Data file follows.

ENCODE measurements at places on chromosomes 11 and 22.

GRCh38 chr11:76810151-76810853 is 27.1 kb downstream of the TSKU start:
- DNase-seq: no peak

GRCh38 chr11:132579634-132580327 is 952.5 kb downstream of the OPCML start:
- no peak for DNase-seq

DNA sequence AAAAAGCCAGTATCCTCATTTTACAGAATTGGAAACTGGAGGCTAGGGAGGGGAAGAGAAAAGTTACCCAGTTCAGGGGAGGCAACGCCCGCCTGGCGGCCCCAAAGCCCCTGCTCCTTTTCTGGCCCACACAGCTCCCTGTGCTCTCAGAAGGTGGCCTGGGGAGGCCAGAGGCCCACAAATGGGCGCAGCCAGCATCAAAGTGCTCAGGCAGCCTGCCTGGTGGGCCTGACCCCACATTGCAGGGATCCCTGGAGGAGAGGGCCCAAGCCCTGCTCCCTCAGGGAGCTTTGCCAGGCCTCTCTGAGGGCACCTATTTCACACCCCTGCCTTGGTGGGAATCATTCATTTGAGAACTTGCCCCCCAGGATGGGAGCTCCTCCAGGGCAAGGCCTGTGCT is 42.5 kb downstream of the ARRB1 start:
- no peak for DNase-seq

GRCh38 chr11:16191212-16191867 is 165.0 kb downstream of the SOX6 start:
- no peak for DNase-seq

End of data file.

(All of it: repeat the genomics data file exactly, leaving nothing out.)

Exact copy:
ENCODE measurements at places on chromosomes 11 and 22.

GRCh38 chr11:76810151-76810853 is 27.1 kb downstream of the TSKU start:
- DNase-seq: no peak

GRCh38 chr11:132579634-132580327 is 952.5 kb downstream of the OPCML start:
- no peak for DNase-seq

DNA sequence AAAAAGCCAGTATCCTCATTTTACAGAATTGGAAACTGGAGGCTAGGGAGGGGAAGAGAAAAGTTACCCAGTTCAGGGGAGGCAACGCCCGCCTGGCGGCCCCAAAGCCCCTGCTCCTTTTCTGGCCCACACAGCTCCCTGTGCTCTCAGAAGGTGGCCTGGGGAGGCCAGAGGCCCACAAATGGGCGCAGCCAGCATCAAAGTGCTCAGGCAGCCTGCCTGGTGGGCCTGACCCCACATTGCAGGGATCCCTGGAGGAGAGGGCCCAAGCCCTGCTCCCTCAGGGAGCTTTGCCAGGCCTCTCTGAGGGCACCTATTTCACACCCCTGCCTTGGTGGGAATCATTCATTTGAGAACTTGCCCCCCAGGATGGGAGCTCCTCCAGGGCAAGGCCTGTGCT is 42.5 kb downstream of the ARRB1 start:
- no peak for DNase-seq

GRCh38 chr11:16191212-16191867 is 165.0 kb downstream of the SOX6 start:
- no peak for DNase-seq